In contrast to the despotisms it challenges, anarchism does not constitute a superior, eternal truth and has no claim to an absolute beginning or end, whether constructed by Christ, the Qur’an or Modernity. It does not deify or generalize the forms or the moment of the movement’s beginning, nor does it transform them into calendars, transcendent events or models closed to subsequent revision. Despotism, in the form of the State, Science, Capital and Religion, generalizes the particular. Anarchism, on the contrary, proposes what Deleuze calls the universalization of the singular. [3] The appearance of anarchist writings and the rise of anarchist actions in mid-nineteenth century Europe are not so much models or founding acts as they are rehearsals for all the books and rebellions that are to come. As Deleuze puts the point:

the theatre of rehearsal is opposed to the theatre of
representation ... it is not the festival of Federation [of 1790]
which commemorates or represents the taking of the Bastille [of 1789],
[but] the taking of the Bastille which celebrates and rehearses all
future Federations. [4]

Following a similar line of reasoning, Leo Ferré suggests that he sings for those who will be living in ten thousand years time: not because he believes that today’s audience are incapable of understanding him but because his songs rehearse what will be re-said and re-made tomorrow and ever-after, and because each statement, unique in itself, is and will be today and tomorrow, at once the same and different.

Just as anarchism can conceptualize a future that is already present, so it can also view a past that will never end. This is the lesson of Proudhon’s neo-monadology. Opposing the despotic illusions and pretensions of modernity, anarchism never creates a tabula rasa of the past. Like all other entities, anarchism has a heritage, but its inheritance is not transmitted like a title or property, a dogma or a state. Unlike the ’triumphal funeral cortege’ loaded with the booty torn from those who work the soil, of which Benjamin speaks, [5] anarchism is linked to the living. The argument here is not merely that the qualities ’oppression’ and ’emancipation’, ’sadness’ and ’joy’, ’suffering’ and ’happiness’, ’submission’ and ’revolt’ had meaning before the appearance of anarchism. Human beings were involved in struggles long before anarchism emerged and these struggles should be remembered and celebrated. What I am suggesting is that the anarchist analysis with which I am concerned is drawn from the neo-monadological argument that all past situations and experiences, whether good or bad, happy or unhappy, finished or not, always present options. Thus, while repeating them in turn, each person—according to their abilities and particular views, whether emancipatory or oppressive—can choose to re-affirm them. In this manner we create those discontinuous series that Landauer calls ’traditions’—where ’every glance into the past or the present of human communities is also an act which draws towards the future and which constructs that future.’ [6]


Two points can be drawn from the arguments presented above.

1. Once we are liberated from the vulgar, theological model of history that has been endlessly and scrupulously repeated by modernity, we should no longer be surprised or horrified by the ’return’ of religion. Religion ’returns’, but—like all other things—it returns in an infinite, unpredictable series of events and situations that are modified in turn by religious forms. Religion ’returns’ at once the same and yet different and surprising. Religion ’returns’ with archaic qualities, with misleading or threatening qualities in its inventions and innovation. Religion ’returns’ in secular and atheist morality, even in the most anti-religious revolutionary thought, as well, of course, as in the most apparently traditional forms that, even given their familiar features, prepare us for unpredictable events.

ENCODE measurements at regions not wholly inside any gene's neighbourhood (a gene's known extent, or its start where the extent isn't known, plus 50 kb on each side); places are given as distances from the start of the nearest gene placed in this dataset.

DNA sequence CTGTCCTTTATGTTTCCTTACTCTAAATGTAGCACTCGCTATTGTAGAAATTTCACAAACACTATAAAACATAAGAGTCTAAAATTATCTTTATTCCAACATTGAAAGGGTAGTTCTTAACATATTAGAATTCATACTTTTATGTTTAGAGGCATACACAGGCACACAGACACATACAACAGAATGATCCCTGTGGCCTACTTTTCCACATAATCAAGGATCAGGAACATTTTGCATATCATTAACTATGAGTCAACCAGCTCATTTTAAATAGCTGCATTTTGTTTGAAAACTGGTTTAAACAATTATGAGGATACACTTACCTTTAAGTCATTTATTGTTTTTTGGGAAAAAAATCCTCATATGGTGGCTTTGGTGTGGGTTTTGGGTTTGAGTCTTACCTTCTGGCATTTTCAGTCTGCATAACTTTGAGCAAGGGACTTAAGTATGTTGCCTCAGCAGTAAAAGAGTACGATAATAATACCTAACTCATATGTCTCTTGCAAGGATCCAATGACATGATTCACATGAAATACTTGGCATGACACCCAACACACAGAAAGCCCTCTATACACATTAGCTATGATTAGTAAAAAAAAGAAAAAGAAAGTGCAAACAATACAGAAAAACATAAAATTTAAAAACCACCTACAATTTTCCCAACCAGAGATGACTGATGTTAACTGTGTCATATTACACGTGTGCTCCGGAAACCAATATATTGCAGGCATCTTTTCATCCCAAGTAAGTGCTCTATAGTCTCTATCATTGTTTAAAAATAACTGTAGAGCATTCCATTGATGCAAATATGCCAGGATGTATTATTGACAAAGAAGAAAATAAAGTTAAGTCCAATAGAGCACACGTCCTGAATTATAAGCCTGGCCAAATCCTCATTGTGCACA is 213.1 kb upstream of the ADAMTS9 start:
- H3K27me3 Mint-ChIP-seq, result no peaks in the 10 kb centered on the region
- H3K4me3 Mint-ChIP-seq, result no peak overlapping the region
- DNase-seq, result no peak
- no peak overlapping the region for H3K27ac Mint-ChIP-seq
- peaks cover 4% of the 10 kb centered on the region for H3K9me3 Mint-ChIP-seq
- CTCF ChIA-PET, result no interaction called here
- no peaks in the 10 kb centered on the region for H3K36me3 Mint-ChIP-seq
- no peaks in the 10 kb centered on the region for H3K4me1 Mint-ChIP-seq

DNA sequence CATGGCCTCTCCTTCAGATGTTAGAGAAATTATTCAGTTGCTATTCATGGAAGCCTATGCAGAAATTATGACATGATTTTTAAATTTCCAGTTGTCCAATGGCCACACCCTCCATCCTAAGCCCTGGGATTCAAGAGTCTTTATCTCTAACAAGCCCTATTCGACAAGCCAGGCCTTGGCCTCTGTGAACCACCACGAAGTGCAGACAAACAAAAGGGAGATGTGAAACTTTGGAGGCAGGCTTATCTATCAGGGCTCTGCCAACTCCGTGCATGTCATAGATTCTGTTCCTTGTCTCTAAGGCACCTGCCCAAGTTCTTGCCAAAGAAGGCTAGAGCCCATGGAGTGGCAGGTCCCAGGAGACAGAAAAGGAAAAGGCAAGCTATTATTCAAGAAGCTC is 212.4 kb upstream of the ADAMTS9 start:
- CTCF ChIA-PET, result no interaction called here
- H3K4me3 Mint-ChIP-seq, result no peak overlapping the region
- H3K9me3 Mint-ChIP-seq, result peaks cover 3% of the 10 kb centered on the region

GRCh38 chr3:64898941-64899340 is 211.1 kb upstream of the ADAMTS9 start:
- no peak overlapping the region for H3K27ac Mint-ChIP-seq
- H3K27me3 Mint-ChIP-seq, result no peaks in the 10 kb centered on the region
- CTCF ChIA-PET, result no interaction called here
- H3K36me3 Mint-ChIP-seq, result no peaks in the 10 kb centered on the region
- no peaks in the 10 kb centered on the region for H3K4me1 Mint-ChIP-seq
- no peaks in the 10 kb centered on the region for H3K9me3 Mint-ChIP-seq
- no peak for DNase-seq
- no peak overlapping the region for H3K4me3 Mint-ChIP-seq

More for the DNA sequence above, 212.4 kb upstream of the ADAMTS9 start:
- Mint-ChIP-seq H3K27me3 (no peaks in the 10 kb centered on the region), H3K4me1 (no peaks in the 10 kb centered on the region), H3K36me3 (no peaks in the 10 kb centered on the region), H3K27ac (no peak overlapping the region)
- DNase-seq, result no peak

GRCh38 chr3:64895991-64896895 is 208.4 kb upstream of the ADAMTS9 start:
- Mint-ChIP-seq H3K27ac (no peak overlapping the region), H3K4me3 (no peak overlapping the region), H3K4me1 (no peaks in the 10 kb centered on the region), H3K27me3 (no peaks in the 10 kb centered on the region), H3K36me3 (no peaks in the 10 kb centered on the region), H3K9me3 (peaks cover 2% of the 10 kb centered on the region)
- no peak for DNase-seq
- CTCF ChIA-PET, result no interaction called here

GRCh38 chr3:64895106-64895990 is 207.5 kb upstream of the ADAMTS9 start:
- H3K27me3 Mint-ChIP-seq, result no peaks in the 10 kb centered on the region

2. Once we are liberated from the exorbitant and dominating pretensions of European, western modernity, we no longer have to keep referring back to a tiny part of Europe, amputated from its own past, to make sense of the challenges that currently face us. Élisee Reclus made an astonishing attempt to describe civilization in its ’infinite variety’ and map its ’geographical individualities’ in order to create a genealogy of the thousand ways in which ’nature becomes conscious of itself’ and make clear ’the intimate link which joins series of human deeds to the subterranean forces of the earth’. For Reclus, contemporary society contains within itself all previous societies’. [7] Following him, we can analyse, in turn, the totality of those past and present human cultures that modernity either considers abandoned or which it tries to abolish and force into categories of equivalence, commodities and market practices. To the countless experiences, situations and traditions that led to the birth of anarchism in a specific time and place, we can add the infinite resources of other cultures and traditions. We can deconstruct the structures of domination in which they were caught; we can select and associate, here and elsewhere, all the revolts, affirmations and spontaneous acts, all the modes of being that are needed for an emancipatory transformation of that which is. We can rehearse a movement that is inspired by anarchism, by its multiplicities and its differences; by the capacity of beings to rely on themselves, by the singularity of the relationship each has to the world, because each of them, considered as unique and irreplaceable, is the bearer of all of the others.